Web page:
Lake School Board approves regionalizing the school district (Stuart Klatte quoted)


We are not consumers, but citizens, when it comes to schools


Political courage and school segregation


The arts help refugees, other students to master academics


Trump takes aim at school lunch guidelines and a girls’ education program


DeVos scheduled, then canceled, a visit to an L.A. charter school


A review of gender identity policies in schools


Florida NAACP wants DeVos to decline invite to B-CU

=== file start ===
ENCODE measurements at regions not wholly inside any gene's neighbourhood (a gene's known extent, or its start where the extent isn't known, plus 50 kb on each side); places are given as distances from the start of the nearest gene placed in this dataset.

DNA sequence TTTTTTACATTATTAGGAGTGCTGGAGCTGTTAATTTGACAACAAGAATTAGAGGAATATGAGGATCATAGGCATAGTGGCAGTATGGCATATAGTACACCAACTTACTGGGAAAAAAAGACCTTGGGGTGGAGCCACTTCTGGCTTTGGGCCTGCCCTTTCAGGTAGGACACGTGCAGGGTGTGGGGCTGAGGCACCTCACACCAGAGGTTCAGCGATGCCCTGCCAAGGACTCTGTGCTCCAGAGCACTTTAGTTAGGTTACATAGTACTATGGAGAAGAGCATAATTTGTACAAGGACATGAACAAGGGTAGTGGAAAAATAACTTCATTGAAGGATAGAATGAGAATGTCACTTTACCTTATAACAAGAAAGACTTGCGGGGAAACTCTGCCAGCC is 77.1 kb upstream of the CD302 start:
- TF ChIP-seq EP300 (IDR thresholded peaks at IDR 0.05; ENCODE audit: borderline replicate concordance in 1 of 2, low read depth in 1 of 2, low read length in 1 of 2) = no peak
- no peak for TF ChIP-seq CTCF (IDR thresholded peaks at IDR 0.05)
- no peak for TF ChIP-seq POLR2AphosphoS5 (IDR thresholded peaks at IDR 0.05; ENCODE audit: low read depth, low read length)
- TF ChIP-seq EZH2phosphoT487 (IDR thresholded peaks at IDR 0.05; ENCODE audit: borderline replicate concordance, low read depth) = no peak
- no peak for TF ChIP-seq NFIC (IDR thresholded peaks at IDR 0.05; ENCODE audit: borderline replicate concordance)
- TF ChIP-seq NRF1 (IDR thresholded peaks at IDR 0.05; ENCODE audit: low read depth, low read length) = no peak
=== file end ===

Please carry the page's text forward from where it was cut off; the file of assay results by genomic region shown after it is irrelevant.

Debate over the selection of President Trump's education secretary to deliver the commencement address at a private historically black university in Daytona Beach is starting to look more like a proxy war over Florida’s controversial vouchers. Florida’s chapter of the NAACP called on U.S. Education Secretary Betsy DeVos to decline Bethune-Cookman University’s invitation to speak at the May 10 graduation “based on her horrible public education record impacting blacks and minorities in Florida and around the country.” President Adora Obi Nweze also implored the institution not to offer DeVos an honorary degree. “What makes the Bethune-Cookman University approach unusual is their plan to honor a person who has been on the job less than one hundred days and has no record of advancing educational equity for all students,” Nweze said. “This would be a slap in the face to minorities, women and all communities of color.” Democrats have also criticized B-CU’s plans to host DeVos, pointing to her recent characterization of historically black colleges and universities as “pioneers” of “school choice." Leaders of the schools called her comments ignorant and accused her of whitewashing the country's history of racial segregation, during which black students had few if any options for higher education. DeVos, a billionaire GOP donor, has promoted vouchers in Florida as well as in her home state of Michigan and is hoping to expand alternatives to public schools nationally. Despite the outcry, Bethune-Cookman University President Edison Jackson defended his decision to invite DeVos in a letter and video address to the campus community. He argued it was important for students to be exposed to people who have political beliefs that are different than their own.  “When we seek to shelter our students and campus communities from views that are diametrically opposed to their own, we actually leave our students far less capable of combating those ideas,” he said. “Additionally, the sheer diversity of our human family requires us to listen to and understand one another. We cannot, and we will not, ever accomplish this if we continue to exist in ideological, social, and racial silos.” Shortly after he released the letter, the U.S. Department of Education officially announced that DeVos will speak at the May 10 graduation. The NAACP has been a chief opponent of Florida’s long-established tax-credit scholarships, which cover private school tuition for poor students through state-incentivized corporate donations. Along with a statewide teachers union, the civil rights organization drove a legal challenge of the voucher-like policy all the way to the state Supreme Court and lost.